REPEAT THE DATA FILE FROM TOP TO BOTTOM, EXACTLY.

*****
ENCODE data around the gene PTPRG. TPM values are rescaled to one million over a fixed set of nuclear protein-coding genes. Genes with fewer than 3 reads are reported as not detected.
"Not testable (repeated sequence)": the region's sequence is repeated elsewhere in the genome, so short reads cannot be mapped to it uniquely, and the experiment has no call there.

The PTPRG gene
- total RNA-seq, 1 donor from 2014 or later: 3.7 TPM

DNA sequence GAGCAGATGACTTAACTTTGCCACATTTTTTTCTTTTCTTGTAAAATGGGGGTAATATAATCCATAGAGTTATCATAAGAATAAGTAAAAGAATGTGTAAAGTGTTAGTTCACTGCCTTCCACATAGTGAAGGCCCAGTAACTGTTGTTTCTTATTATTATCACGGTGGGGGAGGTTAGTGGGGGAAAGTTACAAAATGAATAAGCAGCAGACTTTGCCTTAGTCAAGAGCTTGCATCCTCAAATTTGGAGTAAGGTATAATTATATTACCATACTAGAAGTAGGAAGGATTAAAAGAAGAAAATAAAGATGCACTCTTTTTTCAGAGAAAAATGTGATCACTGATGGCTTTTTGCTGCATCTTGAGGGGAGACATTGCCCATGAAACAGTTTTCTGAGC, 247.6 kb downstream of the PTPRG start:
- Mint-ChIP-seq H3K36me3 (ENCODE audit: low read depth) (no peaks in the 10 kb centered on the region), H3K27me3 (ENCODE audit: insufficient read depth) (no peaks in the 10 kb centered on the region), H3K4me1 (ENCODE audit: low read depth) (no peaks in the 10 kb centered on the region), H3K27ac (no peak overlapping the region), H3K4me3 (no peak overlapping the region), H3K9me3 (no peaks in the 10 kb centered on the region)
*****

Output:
ENCODE data around the gene PTPRG. TPM values are rescaled to one million over a fixed set of nuclear protein-coding genes. Genes with fewer than 3 reads are reported as not detected.
"Not testable (repeated sequence)": the region's sequence is repeated elsewhere in the genome, so short reads cannot be mapped to it uniquely, and the experiment has no call there.

The PTPRG gene
- total RNA-seq, 1 donor from 2014 or later: 3.7 TPM

DNA sequence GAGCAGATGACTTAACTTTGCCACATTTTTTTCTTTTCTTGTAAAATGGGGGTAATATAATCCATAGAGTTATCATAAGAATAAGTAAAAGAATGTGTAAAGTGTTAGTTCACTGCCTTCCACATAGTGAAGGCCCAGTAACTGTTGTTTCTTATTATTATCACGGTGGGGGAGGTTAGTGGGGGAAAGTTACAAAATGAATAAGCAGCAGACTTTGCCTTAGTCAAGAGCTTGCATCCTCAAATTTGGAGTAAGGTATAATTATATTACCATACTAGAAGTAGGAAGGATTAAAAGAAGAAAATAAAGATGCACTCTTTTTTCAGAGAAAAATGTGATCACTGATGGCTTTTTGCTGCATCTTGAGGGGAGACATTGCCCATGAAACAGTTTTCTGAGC, 247.6 kb downstream of the PTPRG start:
- Mint-ChIP-seq H3K36me3 (ENCODE audit: low read depth) (no peaks in the 10 kb centered on the region), H3K27me3 (ENCODE audit: insufficient read depth) (no peaks in the 10 kb centered on the region), H3K4me1 (ENCODE audit: low read depth) (no peaks in the 10 kb centered on the region), H3K27ac (no peak overlapping the region), H3K4me3 (no peak overlapping the region), H3K9me3 (no peaks in the 10 kb centered on the region)